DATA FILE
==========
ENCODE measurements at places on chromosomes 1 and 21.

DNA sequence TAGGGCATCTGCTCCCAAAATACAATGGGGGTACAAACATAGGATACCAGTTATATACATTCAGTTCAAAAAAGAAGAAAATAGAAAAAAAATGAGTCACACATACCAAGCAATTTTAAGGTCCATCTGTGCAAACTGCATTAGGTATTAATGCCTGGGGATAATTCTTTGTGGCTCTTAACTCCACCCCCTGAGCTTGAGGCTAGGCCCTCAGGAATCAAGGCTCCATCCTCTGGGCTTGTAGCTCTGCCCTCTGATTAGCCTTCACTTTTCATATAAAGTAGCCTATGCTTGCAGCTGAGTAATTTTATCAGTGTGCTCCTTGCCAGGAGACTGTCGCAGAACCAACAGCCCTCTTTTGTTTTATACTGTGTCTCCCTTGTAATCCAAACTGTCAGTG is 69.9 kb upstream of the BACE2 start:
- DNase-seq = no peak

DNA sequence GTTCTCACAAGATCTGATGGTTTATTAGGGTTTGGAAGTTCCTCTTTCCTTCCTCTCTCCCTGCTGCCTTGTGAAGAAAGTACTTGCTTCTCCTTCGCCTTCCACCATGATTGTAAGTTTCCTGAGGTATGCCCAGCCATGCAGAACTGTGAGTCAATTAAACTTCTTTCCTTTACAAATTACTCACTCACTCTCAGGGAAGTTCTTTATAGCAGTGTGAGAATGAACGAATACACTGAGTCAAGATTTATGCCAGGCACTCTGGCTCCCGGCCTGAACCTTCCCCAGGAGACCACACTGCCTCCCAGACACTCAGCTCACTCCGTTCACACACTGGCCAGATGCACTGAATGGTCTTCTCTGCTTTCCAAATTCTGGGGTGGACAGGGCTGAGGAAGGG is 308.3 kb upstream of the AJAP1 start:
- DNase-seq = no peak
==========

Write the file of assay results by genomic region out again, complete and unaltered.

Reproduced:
ENCODE measurements at places on chromosomes 1 and 21.

DNA sequence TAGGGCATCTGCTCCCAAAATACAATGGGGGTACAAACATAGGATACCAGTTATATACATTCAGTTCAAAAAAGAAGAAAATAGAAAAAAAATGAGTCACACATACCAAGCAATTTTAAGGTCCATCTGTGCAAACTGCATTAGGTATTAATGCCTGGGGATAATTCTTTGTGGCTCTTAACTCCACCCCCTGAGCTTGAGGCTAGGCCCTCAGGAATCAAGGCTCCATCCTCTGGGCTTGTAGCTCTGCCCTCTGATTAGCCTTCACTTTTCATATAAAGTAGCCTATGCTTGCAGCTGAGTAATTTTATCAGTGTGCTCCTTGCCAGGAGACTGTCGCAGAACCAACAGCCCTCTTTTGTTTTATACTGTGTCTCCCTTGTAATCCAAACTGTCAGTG is 69.9 kb upstream of the BACE2 start:
- DNase-seq = no peak

DNA sequence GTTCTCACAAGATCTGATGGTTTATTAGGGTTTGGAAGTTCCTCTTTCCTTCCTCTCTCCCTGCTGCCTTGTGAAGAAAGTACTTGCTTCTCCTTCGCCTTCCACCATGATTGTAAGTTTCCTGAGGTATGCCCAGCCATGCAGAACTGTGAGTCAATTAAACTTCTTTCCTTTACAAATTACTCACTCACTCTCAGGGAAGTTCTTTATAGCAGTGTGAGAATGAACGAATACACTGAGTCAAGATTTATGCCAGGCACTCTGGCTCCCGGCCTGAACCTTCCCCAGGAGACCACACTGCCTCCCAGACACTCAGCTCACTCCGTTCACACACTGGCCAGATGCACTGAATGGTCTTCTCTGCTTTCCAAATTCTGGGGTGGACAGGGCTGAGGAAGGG is 308.3 kb upstream of the AJAP1 start:
- DNase-seq = no peak